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Re: FW: New BBC series research
What I've already written is about all there is to know, sadly. It's
a very complete (by British standards) sauropod from the Wealden
Supergroup, but because it's in private hands it's not been published
on, nor even looked at much. Blows (1995) referred it to Eucamerotus,
but his conception of that genus is not particularly well-founded and
I don't necessarily trust his referral. At the moment, all that can
be said with confidence is that it's a sauropod.
Some parts of it have been on loan to the Dinosaur Isle museum on the
Isle of Wight for the last ten years or so, and are displayed in a
bizarre wall-mount wherein they are embedded in fake matrix to look
like an idealised dig-site. It's not easy to make much sense of the
material in that context, but I did once notice that the scapulae are
strap-like, like those of Apatosaurus.
We all hope that some day soon that specimen will make it into the
ownership of a museum where it can be studied (ideally by me!)
2009/11/17 dale mcinnes <email@example.com>:
> Fill me in on the Barnes High sauropod please. --dale
>> Date: Mon, 16 Nov 2009 21:21:24 +0000
>> From: firstname.lastname@example.org
>> To: email@example.com
>> CC: firstname.lastname@example.org; email@example.com; firstname.lastname@example.org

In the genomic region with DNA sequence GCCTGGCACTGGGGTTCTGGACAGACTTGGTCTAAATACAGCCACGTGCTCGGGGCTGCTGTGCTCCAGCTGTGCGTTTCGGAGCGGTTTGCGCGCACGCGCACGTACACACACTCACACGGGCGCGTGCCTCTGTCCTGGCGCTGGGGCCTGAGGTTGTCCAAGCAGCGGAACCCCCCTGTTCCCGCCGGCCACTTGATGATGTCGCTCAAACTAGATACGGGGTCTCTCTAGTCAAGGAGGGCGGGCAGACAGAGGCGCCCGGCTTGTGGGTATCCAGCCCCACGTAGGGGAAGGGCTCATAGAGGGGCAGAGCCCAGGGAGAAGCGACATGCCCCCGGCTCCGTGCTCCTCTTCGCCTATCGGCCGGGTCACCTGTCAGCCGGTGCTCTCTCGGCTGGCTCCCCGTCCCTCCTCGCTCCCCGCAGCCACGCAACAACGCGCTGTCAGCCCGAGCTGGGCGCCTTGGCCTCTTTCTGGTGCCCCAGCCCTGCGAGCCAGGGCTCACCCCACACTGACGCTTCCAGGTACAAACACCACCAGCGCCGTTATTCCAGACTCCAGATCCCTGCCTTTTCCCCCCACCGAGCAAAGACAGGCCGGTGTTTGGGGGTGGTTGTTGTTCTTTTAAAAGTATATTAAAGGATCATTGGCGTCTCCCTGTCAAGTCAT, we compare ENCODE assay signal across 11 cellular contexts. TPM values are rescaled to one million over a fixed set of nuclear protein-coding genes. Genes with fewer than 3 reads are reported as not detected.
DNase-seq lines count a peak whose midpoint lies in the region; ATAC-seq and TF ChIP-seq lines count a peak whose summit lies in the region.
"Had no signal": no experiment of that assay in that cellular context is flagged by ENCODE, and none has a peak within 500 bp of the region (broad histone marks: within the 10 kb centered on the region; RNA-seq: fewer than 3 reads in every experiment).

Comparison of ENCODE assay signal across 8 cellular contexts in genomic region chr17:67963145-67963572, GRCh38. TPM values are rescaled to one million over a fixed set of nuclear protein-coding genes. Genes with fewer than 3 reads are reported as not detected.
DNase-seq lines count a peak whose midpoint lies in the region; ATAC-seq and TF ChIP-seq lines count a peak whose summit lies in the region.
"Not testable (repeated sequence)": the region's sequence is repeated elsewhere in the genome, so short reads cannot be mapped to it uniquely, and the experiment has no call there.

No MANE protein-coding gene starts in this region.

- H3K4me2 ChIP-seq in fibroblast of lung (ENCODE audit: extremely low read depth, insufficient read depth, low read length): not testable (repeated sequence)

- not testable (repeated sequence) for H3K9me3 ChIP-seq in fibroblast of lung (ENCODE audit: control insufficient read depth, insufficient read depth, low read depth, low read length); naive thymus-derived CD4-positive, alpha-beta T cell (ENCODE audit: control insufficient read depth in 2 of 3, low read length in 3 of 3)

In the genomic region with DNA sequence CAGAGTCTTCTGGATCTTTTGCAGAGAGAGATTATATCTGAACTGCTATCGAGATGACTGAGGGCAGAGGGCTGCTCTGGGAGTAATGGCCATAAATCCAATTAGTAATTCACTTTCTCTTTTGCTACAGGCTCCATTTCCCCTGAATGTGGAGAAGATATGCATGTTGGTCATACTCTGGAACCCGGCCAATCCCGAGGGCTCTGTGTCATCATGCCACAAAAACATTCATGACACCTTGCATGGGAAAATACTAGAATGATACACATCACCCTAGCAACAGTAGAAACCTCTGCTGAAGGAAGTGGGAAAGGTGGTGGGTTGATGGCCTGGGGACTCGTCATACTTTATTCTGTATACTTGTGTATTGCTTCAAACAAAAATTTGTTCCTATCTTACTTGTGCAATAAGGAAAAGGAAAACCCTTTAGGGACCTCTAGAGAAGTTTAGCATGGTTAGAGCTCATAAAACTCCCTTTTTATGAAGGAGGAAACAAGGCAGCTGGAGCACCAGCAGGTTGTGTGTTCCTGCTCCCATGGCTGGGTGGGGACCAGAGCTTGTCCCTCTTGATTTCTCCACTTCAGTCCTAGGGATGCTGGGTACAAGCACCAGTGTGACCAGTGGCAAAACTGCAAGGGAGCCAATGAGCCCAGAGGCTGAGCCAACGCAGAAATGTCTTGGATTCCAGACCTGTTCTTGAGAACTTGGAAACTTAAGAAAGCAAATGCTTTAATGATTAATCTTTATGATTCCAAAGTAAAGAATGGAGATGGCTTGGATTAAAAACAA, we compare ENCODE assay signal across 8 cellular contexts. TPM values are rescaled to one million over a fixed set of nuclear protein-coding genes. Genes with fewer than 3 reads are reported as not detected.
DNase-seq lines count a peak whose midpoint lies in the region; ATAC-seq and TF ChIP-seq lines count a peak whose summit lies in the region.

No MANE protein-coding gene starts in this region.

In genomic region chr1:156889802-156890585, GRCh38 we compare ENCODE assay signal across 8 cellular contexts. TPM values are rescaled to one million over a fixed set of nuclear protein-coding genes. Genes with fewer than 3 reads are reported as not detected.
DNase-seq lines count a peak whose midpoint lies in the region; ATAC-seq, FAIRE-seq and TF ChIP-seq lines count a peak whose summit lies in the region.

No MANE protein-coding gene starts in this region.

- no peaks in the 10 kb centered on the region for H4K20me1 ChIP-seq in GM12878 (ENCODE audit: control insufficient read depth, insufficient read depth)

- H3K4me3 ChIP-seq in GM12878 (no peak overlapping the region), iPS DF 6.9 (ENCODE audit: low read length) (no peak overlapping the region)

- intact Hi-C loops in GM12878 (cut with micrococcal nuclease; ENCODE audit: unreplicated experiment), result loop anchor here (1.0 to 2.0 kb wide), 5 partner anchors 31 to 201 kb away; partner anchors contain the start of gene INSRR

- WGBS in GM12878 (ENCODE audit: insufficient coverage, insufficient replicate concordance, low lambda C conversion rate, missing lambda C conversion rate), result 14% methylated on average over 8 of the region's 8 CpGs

>> Subject: Re: New BBC series research
>> 2009/11/8 john hunt :
>>>>> How abut the British Wealden group? Baryonyx, Neovenetar, Eotyrannus and
>>>>> the stuff they fed on.
>>>> How can you go talking about THOSE crappy Wealden dinosaurs and
>>>> overlook the unquestionable master of them all?
>>>> My name is Xenoposeidon, king of kings:
>>>> Look on my works, ye mighty, and despair!
>>> All those theropods had to eat something!
>>> Can you do a reconstruction from 1 bone?
>> Can we? No. But did we? Heck, yeah!
>>> Are the other Wealden sauropod
>>> remains attributable to the same species - hell there is a full program just
>>> on that!
>> If only we knew! As SV-POW! fans will know, Wealden sauropod
>> systematics is a mess. Partly that's just because so many specimens
>> are fragmentary, partly it's because the Wealden's involvement in the
>> earliest days of dino palaeontology means that it had a lot of genera
>> named on what we now recognise as non-diagnostic specimens, and partly
>> it's because various people, hoping to clear all this up, have instead
>> made it much worse by referring various specimens to different genera
>> and synonymising left right and centre on inadequate evidence. While
>> it's clear that there is no other known sauropod vertebra remotely
>> like the Xeno holotype, it's still possible that, for example, the
>> Pelorosaurus conybeari humerus is from the same animal.
>> Most tantalising of all: I've never seen the dorsal vertebrae of the
>> privately owned Barnes High sauropod. It's possible (not likely, but
>> possible) that they have a substantially complete Xenoposeidon there.
>> Fingers crossed that time will tell!
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